A very pertinent question opened the second discussion; is there a registry or list of networks? The answer is there isn’t but there will be soon as Skills 4EOSC Data Steward Network project are working on it. It was suggested that an RDA Community of Practice would be a good way for national networks to explore common themes and topics and support each other. The DTL Data Steward Interest Group  which is open to those outside the Netherlands was highlighted by several attendees as a useful resource and an example of good practice. We were also reminded that we need to consider those engaged in data stewardship tasks without the title of ‘data stewards’ when developing networks. The session closed with comments on the importance of local networks within research organizations to share skills and tools and translate national policies into local implementation.      

The discussion was wide-ranging and participants in the room and on Zoom contributed their own experiences and potential ways of establishing and sustaining RDM and data stewardship networks. Aoife and Deborah noted the vibrancy of the audience participation, with the hybrid element making for a busy discussion that will undoubtedly lead to future ideas and collaborations.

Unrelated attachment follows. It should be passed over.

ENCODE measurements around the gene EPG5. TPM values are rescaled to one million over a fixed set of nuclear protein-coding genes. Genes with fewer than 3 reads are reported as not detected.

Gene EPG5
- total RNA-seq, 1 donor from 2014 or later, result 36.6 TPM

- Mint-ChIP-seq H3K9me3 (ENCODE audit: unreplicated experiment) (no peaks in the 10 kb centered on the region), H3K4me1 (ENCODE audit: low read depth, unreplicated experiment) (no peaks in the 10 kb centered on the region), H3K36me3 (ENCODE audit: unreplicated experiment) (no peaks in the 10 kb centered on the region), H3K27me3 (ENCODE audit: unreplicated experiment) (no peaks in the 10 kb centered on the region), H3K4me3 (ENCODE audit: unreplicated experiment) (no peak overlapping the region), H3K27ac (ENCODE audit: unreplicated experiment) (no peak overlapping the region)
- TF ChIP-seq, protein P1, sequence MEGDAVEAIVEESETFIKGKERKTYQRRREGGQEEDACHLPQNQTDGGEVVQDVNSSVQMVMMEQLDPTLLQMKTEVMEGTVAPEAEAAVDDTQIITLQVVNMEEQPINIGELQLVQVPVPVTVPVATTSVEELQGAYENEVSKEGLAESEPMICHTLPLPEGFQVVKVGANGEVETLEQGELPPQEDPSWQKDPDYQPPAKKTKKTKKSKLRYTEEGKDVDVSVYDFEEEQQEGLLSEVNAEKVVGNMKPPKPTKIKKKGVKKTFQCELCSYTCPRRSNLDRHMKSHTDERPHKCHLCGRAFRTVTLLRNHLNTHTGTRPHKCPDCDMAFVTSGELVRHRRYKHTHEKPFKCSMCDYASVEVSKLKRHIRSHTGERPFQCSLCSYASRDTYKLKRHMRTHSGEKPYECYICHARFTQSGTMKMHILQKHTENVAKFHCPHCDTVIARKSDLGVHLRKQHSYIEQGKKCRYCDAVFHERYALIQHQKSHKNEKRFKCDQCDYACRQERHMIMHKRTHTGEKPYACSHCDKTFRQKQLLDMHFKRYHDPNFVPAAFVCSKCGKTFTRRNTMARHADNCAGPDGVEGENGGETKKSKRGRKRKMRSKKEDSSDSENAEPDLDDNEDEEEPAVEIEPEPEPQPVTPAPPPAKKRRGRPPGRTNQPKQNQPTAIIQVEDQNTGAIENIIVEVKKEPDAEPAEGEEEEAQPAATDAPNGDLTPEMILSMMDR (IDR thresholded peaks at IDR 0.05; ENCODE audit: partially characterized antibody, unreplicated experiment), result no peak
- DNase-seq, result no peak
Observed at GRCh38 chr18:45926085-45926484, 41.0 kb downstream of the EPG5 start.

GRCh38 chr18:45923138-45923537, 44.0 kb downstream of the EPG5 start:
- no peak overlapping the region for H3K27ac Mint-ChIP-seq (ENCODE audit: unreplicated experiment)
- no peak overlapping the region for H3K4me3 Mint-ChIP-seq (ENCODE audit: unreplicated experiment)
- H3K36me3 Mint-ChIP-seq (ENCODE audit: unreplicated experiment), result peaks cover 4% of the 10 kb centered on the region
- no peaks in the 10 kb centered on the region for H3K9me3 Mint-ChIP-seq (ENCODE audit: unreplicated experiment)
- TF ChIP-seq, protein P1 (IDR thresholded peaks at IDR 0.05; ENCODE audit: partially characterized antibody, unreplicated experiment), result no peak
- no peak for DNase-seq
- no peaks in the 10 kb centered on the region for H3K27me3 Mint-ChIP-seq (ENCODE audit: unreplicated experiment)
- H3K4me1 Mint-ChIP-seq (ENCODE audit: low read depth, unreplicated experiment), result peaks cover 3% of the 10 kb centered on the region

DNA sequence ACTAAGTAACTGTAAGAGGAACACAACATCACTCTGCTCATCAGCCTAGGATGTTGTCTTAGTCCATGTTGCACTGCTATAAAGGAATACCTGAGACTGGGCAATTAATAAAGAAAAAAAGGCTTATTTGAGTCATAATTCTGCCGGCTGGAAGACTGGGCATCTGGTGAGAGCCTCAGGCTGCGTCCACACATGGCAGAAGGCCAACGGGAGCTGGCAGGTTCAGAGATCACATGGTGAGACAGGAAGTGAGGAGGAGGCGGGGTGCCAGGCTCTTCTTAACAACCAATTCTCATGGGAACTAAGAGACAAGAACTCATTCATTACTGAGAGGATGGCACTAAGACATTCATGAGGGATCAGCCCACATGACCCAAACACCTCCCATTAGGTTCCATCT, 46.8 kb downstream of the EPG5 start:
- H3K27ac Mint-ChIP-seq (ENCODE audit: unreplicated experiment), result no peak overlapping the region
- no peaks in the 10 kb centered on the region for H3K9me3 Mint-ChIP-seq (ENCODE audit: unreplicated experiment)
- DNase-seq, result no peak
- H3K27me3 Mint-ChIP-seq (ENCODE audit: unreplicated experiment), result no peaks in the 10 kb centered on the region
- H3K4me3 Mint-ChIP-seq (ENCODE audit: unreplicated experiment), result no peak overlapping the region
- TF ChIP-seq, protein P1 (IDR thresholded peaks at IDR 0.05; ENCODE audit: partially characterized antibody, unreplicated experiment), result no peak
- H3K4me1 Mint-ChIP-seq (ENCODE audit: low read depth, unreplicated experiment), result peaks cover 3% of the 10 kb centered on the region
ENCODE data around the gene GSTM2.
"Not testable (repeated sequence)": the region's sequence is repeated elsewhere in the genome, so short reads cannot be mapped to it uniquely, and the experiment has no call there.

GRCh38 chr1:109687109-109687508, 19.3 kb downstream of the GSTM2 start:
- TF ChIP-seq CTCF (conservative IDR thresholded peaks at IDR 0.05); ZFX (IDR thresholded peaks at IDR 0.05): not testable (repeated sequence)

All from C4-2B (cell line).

What did we learn? Some take-away points: 

  • National networks provide important support to the development and practice of data stewardship and Research Data Management 
  • The way in which networks have been established varies, but it is important to manage expectations and to have a clear mission, role and responsibilities outlined for each network 
  • There is a lot that national networks can learn from each other. Overall, the feeling in the room was that we should find a way to continue the conversation that was begun in this session 

There was a tremendous buzz in the room in this ‘Birds of a Feather’ session, and the co-organisers are hopeful and confident that it will achieve the aim of initiating new collaborations and learning opportunities within and between national RDM and data stewardship networks. 

Session recording, and future collaborations 

The session recording of ‘Promoting synergies between national RDM and data stewardship networks’ can be viewed on the RDA YouTube channel. Aoife and Deborah would like to thank everyone who was involved in the session, as well as those who offered technical support for our session and the Plenary organisers. 

This blog was previously published on the National Open Research Forum website.